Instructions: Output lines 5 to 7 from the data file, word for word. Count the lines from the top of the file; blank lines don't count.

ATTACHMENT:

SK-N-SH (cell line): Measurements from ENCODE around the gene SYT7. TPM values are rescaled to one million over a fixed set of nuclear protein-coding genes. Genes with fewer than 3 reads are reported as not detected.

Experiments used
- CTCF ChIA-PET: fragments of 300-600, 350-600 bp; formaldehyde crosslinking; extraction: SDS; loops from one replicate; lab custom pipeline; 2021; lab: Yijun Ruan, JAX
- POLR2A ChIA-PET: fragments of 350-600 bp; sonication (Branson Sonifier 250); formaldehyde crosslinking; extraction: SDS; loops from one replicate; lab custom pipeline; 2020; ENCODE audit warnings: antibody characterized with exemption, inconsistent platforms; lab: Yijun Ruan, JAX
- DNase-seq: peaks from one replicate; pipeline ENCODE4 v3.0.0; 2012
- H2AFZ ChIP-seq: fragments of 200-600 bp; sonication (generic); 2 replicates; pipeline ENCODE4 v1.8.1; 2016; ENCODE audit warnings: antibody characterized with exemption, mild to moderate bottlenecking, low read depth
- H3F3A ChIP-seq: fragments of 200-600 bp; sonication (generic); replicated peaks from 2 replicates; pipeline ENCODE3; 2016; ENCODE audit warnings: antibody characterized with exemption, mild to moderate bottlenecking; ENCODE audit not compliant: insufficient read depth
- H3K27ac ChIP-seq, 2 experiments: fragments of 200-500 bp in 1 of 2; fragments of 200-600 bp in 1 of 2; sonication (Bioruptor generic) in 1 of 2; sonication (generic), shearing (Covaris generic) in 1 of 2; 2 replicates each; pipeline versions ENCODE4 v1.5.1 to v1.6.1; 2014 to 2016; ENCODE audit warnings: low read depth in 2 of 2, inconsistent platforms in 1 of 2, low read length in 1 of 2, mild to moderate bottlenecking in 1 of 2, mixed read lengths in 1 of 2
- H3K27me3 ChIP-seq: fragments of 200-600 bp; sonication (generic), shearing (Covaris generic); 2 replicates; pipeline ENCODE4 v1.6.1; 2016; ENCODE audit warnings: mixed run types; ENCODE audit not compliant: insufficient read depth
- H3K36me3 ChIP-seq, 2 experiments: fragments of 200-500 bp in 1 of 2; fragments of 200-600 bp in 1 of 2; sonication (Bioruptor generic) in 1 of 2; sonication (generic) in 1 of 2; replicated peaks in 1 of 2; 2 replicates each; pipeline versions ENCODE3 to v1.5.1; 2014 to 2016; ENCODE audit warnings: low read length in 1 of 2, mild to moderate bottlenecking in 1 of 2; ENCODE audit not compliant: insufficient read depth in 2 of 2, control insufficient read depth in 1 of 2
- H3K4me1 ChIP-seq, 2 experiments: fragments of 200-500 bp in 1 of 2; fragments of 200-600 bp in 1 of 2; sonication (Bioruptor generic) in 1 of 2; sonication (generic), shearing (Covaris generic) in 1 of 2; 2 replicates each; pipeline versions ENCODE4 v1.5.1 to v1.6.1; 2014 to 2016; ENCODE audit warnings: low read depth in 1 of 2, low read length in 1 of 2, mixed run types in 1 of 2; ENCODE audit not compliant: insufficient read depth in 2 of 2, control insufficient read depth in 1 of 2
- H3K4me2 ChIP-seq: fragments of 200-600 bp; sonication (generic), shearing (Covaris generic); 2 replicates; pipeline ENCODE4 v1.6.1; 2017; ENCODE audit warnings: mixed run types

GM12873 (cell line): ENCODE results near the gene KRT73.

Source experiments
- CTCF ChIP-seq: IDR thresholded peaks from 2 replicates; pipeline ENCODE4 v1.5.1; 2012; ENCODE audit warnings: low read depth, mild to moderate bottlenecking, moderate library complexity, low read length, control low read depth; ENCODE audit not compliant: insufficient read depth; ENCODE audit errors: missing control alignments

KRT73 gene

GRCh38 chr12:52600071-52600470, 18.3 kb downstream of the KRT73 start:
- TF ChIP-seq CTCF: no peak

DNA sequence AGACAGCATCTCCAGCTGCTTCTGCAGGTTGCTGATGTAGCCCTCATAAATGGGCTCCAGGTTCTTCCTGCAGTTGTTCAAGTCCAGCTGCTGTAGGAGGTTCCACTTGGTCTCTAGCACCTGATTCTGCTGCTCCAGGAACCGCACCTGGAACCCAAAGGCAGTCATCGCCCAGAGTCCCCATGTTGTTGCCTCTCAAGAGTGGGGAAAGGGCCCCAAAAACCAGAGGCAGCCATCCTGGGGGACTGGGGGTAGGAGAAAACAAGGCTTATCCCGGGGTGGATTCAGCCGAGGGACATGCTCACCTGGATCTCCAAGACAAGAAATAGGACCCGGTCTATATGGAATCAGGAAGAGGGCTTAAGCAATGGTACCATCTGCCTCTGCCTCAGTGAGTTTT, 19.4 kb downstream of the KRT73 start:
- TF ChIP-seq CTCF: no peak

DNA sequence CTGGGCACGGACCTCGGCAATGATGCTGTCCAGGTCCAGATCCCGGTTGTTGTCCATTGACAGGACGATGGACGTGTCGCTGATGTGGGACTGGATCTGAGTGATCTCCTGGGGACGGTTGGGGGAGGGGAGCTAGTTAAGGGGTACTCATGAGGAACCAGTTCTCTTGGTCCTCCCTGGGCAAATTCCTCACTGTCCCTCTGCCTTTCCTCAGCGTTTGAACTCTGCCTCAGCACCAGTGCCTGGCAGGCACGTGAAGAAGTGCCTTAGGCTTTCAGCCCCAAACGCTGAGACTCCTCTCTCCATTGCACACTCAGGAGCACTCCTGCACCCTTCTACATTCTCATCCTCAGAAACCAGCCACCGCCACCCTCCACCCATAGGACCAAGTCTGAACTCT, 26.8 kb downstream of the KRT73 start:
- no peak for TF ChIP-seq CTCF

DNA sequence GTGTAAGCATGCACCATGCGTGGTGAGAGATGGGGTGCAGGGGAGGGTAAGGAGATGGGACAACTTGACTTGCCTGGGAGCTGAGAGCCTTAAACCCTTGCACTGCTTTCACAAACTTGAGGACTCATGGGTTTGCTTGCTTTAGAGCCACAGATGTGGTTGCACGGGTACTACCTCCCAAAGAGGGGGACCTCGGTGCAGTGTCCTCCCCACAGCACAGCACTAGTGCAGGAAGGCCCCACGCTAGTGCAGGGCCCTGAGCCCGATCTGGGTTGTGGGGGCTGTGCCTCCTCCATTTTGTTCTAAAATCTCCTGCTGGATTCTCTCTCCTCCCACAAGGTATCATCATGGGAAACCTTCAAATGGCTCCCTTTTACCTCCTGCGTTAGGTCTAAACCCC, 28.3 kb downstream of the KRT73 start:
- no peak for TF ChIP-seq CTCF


- DNase-seq: peaks from one replicate; pipeline ENCODE4 v3.0.0; 2012
- H2AFZ ChIP-seq: fragments of 200-600 bp; sonication (generic); 2 replicates; pipeline ENCODE4 v1.8.1; 2016; ENCODE audit warnings: antibody characterized with exemption, mild to moderate bottlenecking, low read depth
- H3F3A ChIP-seq: fragments of 200-600 bp; sonication (generic); replicated peaks from 2 replicates; pipeline ENCODE3; 2016; ENCODE audit warnings: antibody characterized with exemption, mild to moderate bottlenecking; ENCODE audit not compliant: insufficient read depth